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Title: Nonstorm time dropout of radiation belt electron fluxes on 24 September 2013

Radiation belt electron flux dropouts during the main phase of geomagnetic storms have received increasing attention in recent years. Here we focus on a rarely reported nonstorm time dropout event observed by Van Allen Probes on 24 September 2013. Within several hours, the radiation belt electron fluxes exhibited a significant (up to 2 orders of magnitude) depletion over a wide range of radial distances (L > 4.5), energies (~500 keV to several MeV) and equatorial pitch angles (0° ≤ αe ≤ 180°). STEERB simulations show that the relativistic electron loss in the region L = 4.5–6.0 was primarily caused by the pitch angle scattering of observed plasmaspheric hiss and electromagnetic ion cyclotron waves. Furthermore, our results emphasize the complexity of radiation belt dynamics and the importance of wave-driven precipitation loss even during nonstorm times.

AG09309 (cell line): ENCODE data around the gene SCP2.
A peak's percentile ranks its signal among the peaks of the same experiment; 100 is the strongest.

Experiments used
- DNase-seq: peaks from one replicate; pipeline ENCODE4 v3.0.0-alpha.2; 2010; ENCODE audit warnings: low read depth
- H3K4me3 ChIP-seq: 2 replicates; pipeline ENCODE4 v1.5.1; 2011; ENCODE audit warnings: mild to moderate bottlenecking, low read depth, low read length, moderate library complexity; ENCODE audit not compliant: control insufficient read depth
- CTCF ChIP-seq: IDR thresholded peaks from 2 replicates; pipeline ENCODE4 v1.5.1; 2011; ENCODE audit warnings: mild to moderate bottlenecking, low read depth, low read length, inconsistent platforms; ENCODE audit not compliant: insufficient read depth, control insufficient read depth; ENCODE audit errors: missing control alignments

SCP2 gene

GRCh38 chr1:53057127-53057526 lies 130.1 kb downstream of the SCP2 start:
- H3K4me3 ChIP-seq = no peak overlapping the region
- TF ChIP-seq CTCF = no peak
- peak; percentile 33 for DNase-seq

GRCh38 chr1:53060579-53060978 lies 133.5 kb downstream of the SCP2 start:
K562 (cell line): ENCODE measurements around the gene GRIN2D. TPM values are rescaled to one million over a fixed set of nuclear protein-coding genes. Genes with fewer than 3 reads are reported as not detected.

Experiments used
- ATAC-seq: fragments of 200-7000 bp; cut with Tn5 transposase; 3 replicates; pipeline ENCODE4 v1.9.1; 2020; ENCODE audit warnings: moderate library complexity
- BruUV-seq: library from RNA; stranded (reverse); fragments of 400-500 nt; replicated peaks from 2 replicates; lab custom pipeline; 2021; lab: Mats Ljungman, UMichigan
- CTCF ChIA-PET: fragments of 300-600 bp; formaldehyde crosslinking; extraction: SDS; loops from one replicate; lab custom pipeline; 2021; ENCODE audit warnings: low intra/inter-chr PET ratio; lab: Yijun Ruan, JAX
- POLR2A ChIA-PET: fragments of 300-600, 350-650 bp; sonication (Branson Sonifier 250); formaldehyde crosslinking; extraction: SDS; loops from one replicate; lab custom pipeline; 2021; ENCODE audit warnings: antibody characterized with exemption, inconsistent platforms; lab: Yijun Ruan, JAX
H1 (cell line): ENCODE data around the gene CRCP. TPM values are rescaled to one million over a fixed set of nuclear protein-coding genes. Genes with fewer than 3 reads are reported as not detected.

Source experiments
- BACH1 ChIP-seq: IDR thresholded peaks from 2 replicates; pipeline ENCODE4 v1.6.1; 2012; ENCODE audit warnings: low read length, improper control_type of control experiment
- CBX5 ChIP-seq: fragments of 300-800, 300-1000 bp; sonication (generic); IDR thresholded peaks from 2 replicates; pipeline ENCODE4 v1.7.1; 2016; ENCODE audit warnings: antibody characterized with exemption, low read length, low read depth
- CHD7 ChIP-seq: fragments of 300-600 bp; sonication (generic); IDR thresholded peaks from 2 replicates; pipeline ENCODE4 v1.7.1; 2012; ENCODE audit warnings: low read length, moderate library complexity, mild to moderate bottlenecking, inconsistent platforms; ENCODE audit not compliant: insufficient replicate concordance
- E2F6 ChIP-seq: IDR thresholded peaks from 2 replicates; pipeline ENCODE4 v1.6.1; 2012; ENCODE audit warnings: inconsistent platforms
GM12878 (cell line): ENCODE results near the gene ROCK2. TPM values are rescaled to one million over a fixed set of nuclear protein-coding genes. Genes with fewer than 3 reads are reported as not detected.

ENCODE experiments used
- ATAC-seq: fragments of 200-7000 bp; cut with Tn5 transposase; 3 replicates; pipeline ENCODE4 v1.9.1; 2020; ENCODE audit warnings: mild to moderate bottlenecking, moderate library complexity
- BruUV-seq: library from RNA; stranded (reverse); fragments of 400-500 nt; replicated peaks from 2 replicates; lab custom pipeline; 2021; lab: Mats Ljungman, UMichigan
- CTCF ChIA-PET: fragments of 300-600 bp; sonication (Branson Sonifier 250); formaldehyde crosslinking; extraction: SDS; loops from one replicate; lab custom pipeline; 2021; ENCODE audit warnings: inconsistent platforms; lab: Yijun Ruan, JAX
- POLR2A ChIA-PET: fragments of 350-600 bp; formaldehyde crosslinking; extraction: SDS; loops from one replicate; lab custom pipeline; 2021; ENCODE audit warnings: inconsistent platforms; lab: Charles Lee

[1] ;  [1] ;  [2] ;  [3] ;  [4] ;  [4] ;  [1] ;  [1] ;  [1] ;  [5] ;  [6] ;  [7] ;  [8]
  1. Univ. of Science and Technology of China, Hefei (China)
  2. Los Alamos National Lab. (LANL), Los Alamos, NM (United States); New Mexico Consortium, Los Alamos, NM (United States)
  3. Los Alamos National Lab. (LANL), Los Alamos, NM (United States)
  4. Univ. of California, Los Angeles, CA (United States)
  5. Univ. of New Hampshire, Durham, NH (United States). Dept. of Physics
  6. Univ. of Colorado, Boulder, CO (United States)
  7. The Aerospace Corp., Los Angeles, CA (United States)
  8. Univ. of Minnesota, Minneapolis, MN (United States)
Publication Date:
OSTI Identifier:
Report Number(s):
Journal ID: ISSN 2169-9380
Grant/Contract Number:
Accepted Manuscript
Journal Name:
Journal of Geophysical Research. Space Physics
Additional Journal Information:
Journal Name: Journal of Geophysical Research. Space Physics; Journal ID: ISSN 2169-9380
American Geophysical Union
Research Org:
Los Alamos National Lab. (LANL), Los Alamos, NM (United States)
Sponsoring Org:
Country of Publication:
United States
58 GEOSCIENCES heliospheric and magnetospheric physics